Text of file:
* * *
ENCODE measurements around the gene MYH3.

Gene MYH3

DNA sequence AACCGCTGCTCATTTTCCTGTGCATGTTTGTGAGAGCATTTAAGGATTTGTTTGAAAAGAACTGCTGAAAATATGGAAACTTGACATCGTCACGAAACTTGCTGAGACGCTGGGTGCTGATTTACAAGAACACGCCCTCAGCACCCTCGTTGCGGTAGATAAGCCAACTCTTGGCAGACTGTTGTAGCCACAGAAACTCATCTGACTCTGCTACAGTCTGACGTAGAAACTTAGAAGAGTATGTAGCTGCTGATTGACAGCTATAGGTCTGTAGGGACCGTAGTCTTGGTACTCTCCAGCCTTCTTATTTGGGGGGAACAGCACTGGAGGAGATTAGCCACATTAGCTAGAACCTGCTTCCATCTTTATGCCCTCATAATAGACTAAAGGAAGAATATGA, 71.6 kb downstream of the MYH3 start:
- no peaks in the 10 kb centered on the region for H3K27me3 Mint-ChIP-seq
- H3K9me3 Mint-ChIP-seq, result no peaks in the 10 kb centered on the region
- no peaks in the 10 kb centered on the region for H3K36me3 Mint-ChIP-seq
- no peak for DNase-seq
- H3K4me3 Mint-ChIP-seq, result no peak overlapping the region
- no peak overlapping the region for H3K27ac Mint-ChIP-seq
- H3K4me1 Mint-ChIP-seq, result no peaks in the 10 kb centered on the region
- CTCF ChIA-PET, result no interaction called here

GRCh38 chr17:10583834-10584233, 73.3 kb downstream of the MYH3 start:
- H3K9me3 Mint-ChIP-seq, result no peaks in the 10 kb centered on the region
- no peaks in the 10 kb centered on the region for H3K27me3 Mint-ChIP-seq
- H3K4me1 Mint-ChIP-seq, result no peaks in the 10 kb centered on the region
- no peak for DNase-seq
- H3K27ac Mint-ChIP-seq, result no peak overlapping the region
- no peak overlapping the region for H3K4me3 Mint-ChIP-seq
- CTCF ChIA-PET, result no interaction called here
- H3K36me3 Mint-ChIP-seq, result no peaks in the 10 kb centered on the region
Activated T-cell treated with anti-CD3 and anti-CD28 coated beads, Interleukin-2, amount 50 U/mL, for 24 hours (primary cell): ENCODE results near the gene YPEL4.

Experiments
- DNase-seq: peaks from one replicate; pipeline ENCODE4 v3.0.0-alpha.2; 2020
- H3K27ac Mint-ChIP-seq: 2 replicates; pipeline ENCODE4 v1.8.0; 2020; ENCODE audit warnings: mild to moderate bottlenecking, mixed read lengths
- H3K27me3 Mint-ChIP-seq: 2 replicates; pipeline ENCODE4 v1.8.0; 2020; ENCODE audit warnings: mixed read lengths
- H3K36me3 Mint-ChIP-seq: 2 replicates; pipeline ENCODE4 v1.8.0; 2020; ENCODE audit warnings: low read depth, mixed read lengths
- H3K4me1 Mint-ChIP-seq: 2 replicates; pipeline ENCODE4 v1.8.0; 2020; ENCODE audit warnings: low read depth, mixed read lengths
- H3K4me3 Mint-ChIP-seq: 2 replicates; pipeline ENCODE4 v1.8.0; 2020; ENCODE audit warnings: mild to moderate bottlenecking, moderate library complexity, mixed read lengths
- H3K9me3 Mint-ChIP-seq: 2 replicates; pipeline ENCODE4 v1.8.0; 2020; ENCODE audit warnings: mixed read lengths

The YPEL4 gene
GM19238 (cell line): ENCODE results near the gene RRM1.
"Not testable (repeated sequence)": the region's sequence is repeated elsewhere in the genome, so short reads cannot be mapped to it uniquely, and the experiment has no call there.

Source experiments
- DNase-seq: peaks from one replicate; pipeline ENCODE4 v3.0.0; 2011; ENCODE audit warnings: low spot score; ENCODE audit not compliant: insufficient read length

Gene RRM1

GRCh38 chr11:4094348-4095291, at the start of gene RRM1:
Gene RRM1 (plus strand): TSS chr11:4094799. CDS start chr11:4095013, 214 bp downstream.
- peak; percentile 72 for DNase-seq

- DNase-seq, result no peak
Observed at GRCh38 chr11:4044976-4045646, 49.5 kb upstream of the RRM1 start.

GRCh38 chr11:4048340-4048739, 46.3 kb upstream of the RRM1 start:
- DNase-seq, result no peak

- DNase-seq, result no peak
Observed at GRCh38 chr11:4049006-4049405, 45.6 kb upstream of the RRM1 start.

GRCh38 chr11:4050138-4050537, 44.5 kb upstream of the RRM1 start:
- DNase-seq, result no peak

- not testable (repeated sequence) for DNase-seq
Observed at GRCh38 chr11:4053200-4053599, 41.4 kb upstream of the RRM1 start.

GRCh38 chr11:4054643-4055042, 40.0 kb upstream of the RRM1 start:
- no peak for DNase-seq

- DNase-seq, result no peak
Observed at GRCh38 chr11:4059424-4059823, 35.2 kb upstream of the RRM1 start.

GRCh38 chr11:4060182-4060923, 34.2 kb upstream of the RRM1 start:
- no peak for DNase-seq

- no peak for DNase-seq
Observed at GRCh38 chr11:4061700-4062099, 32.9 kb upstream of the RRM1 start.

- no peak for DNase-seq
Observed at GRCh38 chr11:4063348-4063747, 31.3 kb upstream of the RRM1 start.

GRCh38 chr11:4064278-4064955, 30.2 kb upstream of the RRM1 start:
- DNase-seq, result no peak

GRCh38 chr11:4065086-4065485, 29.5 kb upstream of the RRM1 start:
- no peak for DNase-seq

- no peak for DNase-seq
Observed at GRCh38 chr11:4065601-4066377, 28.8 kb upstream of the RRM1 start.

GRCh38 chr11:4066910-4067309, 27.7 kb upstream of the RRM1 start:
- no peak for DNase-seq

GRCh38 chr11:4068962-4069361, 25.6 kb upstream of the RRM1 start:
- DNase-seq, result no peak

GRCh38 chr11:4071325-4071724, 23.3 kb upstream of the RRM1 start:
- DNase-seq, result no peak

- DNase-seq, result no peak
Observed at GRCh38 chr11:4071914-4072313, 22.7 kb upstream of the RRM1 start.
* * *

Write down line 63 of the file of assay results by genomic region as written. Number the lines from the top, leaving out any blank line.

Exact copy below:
- no peak for DNase-seq